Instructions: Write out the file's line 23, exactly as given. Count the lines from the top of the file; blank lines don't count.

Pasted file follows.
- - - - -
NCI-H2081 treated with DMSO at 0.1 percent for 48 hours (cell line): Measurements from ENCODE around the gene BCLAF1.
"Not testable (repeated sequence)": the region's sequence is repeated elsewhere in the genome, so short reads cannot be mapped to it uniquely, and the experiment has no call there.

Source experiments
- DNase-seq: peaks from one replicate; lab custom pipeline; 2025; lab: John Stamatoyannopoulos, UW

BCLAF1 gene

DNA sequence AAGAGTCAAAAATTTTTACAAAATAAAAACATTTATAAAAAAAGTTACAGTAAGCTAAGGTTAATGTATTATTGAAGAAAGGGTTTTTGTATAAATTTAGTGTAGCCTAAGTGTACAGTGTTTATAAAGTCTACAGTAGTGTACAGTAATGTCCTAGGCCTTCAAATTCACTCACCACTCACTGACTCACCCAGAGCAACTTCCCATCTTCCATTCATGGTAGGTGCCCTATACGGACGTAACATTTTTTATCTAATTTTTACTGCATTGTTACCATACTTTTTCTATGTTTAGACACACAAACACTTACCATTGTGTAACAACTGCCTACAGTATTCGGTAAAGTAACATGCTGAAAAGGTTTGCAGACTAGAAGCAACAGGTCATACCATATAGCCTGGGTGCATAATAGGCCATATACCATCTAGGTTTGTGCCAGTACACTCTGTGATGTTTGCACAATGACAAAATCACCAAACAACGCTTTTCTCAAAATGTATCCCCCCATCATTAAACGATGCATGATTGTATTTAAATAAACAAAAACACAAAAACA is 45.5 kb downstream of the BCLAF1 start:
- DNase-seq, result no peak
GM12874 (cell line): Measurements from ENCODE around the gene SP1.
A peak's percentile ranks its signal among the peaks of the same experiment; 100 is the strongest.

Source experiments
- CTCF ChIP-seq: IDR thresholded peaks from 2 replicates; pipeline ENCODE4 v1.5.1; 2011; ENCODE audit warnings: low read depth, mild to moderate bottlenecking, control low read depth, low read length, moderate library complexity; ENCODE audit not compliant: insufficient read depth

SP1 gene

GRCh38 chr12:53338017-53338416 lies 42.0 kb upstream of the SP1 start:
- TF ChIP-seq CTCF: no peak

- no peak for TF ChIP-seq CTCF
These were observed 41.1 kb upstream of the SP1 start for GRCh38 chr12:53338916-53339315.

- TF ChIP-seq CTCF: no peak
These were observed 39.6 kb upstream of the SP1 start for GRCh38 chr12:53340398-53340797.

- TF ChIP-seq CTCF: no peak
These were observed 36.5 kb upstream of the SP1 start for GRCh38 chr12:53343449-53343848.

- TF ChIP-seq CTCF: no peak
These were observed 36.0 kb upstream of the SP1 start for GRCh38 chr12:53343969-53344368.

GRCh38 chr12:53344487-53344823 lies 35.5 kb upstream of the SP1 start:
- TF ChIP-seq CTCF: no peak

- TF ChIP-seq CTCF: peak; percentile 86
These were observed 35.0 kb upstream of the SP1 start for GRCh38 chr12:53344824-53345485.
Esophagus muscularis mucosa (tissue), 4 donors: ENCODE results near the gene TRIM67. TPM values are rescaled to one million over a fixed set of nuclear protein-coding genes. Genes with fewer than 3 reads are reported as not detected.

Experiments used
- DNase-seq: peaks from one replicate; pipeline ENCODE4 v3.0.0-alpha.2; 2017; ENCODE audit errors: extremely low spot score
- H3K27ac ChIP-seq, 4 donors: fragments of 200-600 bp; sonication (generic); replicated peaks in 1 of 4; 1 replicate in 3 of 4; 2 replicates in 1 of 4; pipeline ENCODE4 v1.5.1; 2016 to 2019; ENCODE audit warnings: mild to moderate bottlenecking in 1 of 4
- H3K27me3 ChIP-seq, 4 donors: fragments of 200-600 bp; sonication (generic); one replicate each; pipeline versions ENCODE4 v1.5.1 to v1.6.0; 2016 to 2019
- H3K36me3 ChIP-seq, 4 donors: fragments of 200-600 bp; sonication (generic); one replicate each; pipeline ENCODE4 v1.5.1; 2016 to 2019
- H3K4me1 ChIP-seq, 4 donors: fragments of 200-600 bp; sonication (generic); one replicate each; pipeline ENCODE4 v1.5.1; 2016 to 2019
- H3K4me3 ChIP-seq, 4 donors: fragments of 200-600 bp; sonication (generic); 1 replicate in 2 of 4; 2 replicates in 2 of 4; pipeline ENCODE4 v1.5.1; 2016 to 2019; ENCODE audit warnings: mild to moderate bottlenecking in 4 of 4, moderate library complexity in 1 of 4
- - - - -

GRCh38 chr12:53344487-53344823 lies 35.5 kb upstream of the SP1 start: